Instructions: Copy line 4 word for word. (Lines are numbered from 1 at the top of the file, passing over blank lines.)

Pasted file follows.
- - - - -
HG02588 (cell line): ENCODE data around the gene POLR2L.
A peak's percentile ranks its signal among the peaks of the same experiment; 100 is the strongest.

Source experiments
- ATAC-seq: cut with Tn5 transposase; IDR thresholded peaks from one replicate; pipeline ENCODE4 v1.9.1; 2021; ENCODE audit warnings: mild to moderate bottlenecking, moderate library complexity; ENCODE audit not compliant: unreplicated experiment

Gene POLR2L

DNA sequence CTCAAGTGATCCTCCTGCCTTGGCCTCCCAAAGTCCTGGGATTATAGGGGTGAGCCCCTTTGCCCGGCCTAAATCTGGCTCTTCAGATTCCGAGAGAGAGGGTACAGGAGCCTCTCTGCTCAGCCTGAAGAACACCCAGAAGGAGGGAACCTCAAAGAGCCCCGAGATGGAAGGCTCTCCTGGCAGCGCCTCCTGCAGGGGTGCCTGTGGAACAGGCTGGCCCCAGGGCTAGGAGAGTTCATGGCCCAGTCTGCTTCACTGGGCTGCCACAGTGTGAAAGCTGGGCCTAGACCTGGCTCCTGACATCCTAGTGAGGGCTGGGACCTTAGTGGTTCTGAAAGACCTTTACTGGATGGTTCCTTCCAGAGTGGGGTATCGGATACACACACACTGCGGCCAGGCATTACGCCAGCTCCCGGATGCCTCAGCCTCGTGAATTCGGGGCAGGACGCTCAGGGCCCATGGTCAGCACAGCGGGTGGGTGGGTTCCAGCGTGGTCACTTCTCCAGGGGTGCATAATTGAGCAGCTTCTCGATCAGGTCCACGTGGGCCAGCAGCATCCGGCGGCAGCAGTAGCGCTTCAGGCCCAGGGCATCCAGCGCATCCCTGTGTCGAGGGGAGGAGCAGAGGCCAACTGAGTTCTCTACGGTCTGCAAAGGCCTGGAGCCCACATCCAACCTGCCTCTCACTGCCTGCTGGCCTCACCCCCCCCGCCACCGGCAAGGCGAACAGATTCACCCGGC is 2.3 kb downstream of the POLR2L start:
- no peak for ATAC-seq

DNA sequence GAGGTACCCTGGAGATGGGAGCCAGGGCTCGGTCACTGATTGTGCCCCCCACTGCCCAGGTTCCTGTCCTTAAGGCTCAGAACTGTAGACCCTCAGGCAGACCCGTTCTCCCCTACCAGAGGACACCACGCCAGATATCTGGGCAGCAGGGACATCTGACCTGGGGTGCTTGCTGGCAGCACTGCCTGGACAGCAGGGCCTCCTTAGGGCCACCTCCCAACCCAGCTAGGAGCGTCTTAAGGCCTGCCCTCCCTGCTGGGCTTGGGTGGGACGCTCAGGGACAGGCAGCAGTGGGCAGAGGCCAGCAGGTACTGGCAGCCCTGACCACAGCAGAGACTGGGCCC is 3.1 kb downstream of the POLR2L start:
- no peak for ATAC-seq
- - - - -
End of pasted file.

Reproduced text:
- ATAC-seq: cut with Tn5 transposase; IDR thresholded peaks from one replicate; pipeline ENCODE4 v1.9.1; 2021; ENCODE audit warnings: mild to moderate bottlenecking, moderate library complexity; ENCODE audit not compliant: unreplicated experiment